The United States and India recently signed a bilateral security agreement, the Communications Compatibility and Security Agreement, a pact long advocated by The Heritage Foundation.
The Sept. 6 agreement was a big step in the partnership between the two countries, and another win in a string of foreign-policy successes by the administration of President Donald Trump over the past year.
Jeff Smith, a research fellow with Heritage’s Asian Studies Center focusing on South Asia, says the pact enables the American and Indian militaries to communicate over secure data channels and permits the United States to sell India advanced military hardware that contains advanced communications and data equipment.
Lisa Curtis, a former Heritage senior research fellow on South Asia, pushed for the agreement in her research. Curtis, now serving as deputy assistant to the president and senior director for South and Central Asia at the White House, was appointed to the National Security Council earlier this year.
While at Heritage, Curtis fostered key relationships with Indian experts and officials, and spearheaded several programs at Heritage to advance India-U.S. relations.
The Heritage Foundation also has been a strong proponent of reviving “the Quad,” which brings together officials from Australia, India, Japan and the United States to discuss common strategic challenges.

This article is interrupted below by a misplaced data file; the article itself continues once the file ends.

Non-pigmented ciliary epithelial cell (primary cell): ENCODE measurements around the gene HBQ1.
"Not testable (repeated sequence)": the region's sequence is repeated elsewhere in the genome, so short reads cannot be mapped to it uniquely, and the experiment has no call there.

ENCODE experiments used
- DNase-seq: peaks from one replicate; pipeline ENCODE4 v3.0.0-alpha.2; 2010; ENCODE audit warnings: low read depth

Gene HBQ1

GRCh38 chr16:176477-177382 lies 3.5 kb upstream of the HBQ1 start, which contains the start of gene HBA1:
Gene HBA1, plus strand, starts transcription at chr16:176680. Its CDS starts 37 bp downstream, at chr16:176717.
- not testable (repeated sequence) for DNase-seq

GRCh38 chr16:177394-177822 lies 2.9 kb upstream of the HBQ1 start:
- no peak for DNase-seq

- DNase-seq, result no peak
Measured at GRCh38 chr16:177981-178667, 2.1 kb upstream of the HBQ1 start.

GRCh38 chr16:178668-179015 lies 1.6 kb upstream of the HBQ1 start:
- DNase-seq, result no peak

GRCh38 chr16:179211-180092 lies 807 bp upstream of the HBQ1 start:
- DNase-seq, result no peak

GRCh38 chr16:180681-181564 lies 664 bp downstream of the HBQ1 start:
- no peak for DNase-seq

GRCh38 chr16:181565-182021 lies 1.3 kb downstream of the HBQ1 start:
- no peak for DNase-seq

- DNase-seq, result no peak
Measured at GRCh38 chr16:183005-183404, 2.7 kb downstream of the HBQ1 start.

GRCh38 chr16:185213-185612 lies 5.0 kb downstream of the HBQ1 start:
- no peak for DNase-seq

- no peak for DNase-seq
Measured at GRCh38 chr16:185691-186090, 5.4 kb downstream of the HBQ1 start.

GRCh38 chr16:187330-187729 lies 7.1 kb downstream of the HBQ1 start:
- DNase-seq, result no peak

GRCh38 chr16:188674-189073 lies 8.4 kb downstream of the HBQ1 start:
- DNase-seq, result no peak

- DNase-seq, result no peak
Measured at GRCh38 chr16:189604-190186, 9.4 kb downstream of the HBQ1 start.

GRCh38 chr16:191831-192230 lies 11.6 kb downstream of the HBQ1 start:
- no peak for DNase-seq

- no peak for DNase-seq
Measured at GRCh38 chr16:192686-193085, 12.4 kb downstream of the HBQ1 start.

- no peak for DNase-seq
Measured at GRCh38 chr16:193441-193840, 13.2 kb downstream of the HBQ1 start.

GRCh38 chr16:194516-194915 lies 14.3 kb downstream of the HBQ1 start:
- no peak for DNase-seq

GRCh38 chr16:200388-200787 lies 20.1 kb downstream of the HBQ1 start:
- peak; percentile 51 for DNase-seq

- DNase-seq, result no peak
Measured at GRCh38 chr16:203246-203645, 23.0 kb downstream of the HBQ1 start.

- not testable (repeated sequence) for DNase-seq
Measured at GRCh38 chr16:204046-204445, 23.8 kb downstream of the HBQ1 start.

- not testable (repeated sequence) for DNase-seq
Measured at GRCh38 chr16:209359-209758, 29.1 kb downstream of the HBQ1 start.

Each year, Heritage and its partner institutions urged the four governments to reconvene their official Quad dialogue, and in November 2017, the Quad was revived amid growing concerns about China’s rise in the region.
The group met for a third time on Nov. 15, 2018.
India is a “natural partner” for the United States, says James Carafano, vice president of the Davis Institute for National Security and Foreign Policy at Heritage and the E.W. Richardson fellow. He says the two countries share common values and have similar government structures.
Carafano says that the relationship between the United States and India has the potential to be as strong as the United States’ relationship with the United Kingdom or Japan.
The importance of such an agreement is undeniable. India is key to securing America’s interests in the Indo-Pacific region, which is grappling with the rise of China. Along with key strategic partnerships in the region with Japan and Australia, U.S. ties with India are critical for dealing with issues relating to China.
Heritage’s experts will continue to contribute to greater cooperation between the United States and India.